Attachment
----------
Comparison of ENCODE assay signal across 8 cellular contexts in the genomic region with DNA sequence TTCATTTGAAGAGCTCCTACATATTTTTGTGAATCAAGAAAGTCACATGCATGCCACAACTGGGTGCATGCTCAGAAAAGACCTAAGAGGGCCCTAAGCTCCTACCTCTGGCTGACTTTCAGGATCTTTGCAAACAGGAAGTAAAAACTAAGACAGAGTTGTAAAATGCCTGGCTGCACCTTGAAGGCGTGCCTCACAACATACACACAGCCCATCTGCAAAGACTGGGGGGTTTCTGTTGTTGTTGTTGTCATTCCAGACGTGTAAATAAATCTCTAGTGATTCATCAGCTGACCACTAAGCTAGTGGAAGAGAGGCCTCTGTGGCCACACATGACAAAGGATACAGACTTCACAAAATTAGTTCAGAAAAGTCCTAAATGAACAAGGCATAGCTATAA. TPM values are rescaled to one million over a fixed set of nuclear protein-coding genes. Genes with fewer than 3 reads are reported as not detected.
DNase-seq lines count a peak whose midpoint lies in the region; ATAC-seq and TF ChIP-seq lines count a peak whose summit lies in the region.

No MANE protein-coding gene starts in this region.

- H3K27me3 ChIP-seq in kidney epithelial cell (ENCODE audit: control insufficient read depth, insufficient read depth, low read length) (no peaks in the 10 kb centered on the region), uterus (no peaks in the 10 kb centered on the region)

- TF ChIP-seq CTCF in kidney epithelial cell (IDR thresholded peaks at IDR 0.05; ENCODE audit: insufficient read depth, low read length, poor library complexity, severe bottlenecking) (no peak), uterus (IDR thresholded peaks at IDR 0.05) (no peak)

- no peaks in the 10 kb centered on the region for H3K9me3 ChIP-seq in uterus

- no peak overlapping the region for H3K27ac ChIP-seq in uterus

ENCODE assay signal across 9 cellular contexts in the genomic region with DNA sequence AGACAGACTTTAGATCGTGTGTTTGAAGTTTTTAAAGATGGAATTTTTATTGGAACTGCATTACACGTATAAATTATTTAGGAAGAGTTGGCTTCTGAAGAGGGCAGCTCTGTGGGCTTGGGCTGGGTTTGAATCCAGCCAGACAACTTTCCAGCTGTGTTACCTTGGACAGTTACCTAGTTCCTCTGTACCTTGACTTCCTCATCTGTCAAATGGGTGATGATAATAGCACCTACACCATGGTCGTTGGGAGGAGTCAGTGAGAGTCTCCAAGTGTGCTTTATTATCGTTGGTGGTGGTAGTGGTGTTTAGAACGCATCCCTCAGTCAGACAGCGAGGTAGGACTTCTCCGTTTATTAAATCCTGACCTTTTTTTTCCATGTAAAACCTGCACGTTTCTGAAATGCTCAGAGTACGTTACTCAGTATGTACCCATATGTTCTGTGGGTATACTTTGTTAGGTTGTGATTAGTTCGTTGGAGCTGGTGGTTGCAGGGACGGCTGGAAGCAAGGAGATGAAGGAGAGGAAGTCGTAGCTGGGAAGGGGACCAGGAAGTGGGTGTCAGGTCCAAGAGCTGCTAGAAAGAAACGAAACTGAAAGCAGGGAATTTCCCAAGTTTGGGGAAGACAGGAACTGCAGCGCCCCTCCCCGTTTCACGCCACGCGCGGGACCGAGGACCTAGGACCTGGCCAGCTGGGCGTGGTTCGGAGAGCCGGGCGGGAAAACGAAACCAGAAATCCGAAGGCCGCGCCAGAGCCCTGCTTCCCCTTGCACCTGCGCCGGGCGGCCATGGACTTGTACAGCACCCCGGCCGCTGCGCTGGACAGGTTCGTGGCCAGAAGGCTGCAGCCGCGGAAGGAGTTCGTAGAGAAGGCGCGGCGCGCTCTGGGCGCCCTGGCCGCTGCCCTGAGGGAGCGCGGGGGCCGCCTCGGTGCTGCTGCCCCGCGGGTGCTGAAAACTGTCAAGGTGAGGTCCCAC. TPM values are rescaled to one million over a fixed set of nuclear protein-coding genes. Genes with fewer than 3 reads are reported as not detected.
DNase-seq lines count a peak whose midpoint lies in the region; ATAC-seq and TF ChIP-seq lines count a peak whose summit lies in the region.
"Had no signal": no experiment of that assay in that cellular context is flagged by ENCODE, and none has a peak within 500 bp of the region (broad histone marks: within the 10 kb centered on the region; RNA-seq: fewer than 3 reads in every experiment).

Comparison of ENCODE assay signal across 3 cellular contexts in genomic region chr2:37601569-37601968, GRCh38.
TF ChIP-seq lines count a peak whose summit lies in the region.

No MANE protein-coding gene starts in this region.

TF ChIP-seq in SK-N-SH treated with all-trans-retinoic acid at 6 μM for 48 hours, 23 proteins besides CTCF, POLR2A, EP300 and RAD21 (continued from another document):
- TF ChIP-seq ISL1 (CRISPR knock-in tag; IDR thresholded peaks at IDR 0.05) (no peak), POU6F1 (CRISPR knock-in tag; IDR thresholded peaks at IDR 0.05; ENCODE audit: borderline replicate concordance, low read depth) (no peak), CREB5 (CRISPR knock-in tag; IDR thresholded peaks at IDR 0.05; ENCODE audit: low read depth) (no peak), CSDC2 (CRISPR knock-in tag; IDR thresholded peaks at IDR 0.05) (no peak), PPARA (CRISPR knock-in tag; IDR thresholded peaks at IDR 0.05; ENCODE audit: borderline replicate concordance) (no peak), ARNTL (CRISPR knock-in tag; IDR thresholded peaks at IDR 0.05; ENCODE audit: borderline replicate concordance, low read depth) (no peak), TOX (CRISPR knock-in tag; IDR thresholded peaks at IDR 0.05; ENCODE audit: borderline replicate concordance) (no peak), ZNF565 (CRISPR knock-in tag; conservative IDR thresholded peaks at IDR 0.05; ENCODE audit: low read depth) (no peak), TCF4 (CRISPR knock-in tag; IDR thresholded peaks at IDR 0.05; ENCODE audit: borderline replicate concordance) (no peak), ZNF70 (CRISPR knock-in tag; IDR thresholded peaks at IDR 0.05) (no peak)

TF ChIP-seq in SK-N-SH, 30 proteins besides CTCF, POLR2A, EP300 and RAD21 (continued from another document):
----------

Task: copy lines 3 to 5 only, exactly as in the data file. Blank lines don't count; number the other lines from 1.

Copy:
No MANE protein-coding gene starts in this region.

- H3K27me3 ChIP-seq in kidney epithelial cell (ENCODE audit: control insufficient read depth, insufficient read depth, low read length) (no peaks in the 10 kb centered on the region), uterus (no peaks in the 10 kb centered on the region)

- TF ChIP-seq CTCF in kidney epithelial cell (IDR thresholded peaks at IDR 0.05; ENCODE audit: insufficient read depth, low read length, poor library complexity, severe bottlenecking) (no peak), uterus (IDR thresholded peaks at IDR 0.05) (no peak)